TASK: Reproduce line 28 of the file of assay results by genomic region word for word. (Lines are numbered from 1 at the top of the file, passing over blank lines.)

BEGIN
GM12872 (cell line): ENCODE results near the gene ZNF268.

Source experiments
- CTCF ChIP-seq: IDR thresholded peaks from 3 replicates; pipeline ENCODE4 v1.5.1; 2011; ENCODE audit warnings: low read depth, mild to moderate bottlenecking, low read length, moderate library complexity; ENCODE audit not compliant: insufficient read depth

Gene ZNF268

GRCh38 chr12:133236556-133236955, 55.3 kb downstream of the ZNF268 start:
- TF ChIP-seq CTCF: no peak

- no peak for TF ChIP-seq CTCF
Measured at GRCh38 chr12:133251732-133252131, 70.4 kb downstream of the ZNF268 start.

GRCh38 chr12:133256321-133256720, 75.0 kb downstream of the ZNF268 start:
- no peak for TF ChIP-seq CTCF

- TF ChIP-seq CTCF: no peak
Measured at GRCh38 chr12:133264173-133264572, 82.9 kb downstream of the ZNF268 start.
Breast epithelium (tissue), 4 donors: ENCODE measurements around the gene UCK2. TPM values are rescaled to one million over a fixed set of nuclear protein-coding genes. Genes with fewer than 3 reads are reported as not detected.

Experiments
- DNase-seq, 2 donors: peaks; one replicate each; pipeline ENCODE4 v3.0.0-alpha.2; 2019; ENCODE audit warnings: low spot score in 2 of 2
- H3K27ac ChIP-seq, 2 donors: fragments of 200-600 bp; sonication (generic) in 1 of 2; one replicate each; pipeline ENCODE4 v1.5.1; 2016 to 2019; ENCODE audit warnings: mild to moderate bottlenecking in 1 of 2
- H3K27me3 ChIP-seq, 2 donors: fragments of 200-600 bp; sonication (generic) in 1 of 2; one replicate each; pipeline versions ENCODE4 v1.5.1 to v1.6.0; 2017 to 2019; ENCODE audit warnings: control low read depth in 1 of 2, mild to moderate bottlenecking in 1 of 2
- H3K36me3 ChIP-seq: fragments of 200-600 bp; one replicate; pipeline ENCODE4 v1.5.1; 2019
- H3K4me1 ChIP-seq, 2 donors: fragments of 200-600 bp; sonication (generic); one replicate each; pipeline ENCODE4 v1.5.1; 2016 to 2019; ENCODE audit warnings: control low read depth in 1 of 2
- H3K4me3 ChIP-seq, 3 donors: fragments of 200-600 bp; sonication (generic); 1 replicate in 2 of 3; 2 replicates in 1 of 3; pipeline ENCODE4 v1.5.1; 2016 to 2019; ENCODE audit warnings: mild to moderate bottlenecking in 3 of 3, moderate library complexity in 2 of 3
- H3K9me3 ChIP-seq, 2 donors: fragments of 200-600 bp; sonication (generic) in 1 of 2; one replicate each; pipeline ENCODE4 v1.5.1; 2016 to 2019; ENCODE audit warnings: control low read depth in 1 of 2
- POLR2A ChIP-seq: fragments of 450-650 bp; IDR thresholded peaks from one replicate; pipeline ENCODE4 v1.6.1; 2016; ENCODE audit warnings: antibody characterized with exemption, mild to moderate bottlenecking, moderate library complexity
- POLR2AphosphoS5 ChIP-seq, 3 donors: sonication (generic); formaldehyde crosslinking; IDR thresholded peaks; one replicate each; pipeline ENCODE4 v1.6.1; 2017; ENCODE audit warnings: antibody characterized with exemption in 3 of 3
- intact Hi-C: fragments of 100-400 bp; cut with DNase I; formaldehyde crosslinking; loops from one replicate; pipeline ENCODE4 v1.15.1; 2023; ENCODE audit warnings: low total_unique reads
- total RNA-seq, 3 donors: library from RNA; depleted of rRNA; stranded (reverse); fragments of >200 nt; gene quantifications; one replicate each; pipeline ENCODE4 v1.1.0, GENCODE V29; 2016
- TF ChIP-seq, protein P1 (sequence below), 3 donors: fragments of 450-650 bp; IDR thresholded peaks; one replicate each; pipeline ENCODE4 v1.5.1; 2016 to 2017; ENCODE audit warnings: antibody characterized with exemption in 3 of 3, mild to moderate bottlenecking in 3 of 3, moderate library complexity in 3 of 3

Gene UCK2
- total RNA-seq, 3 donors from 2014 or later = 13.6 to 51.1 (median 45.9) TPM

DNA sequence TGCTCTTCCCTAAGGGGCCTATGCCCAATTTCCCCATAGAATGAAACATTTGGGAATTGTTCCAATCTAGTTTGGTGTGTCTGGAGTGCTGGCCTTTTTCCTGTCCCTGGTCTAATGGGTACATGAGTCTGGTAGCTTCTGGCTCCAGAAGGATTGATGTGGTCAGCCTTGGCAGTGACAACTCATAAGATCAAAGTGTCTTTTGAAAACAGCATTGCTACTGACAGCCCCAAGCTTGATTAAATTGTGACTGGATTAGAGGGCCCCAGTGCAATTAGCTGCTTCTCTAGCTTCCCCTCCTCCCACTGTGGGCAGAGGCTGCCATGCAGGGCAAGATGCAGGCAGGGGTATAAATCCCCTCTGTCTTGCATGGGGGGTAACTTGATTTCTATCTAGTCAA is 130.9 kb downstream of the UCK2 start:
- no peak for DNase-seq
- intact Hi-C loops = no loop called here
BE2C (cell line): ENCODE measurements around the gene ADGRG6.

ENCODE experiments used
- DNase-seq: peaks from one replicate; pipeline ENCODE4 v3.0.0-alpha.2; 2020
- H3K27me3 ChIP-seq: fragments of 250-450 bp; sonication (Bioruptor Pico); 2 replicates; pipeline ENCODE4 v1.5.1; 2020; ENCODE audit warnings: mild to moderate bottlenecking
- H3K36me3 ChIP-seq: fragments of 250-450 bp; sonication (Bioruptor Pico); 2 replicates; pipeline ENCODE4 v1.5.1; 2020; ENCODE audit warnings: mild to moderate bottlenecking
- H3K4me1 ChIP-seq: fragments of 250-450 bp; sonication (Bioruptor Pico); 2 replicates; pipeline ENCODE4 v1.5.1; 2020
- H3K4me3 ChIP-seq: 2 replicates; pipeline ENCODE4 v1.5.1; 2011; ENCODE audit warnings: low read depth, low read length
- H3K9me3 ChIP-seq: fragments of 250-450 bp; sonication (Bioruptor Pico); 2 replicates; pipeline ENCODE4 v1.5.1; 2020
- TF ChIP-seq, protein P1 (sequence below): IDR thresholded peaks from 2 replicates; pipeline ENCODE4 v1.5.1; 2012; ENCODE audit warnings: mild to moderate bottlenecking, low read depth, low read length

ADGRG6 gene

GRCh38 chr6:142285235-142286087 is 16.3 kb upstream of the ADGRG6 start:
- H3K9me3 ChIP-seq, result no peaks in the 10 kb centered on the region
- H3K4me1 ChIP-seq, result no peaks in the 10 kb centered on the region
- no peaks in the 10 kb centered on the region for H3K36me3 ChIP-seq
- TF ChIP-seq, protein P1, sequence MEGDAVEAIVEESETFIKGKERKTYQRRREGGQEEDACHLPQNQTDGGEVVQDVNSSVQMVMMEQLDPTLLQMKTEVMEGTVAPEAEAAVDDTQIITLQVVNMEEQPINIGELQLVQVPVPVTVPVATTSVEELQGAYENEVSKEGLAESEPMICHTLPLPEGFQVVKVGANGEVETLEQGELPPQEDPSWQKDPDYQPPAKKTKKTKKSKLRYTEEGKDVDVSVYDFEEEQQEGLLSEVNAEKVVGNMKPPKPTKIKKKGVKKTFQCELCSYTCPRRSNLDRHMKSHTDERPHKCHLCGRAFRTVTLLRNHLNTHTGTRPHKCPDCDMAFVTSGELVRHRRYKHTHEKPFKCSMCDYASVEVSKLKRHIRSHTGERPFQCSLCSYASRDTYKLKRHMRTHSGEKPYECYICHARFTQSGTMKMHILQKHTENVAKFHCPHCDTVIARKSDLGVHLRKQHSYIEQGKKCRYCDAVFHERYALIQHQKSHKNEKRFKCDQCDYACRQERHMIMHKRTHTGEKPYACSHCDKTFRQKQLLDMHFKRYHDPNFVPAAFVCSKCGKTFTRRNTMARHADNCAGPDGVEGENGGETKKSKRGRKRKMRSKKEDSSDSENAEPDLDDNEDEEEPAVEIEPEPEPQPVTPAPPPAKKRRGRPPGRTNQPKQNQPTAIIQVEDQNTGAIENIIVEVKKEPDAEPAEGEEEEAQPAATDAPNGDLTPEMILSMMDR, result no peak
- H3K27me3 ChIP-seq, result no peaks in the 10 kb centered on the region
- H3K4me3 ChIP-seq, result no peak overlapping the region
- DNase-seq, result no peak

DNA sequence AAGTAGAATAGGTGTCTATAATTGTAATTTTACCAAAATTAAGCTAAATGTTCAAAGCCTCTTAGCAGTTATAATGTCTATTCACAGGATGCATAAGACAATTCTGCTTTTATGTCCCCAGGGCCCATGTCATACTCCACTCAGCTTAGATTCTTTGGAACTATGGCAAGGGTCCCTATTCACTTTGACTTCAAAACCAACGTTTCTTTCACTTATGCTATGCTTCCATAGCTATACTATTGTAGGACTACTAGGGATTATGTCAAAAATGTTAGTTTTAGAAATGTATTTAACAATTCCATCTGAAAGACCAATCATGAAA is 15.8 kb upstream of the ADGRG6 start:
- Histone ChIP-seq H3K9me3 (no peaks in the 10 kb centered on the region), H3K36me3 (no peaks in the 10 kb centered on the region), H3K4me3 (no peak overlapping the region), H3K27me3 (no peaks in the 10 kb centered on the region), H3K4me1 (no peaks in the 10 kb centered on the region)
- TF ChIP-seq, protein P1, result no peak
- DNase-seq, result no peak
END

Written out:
- total RNA-seq, 3 donors from 2014 or later = 13.6 to 51.1 (median 45.9) TPM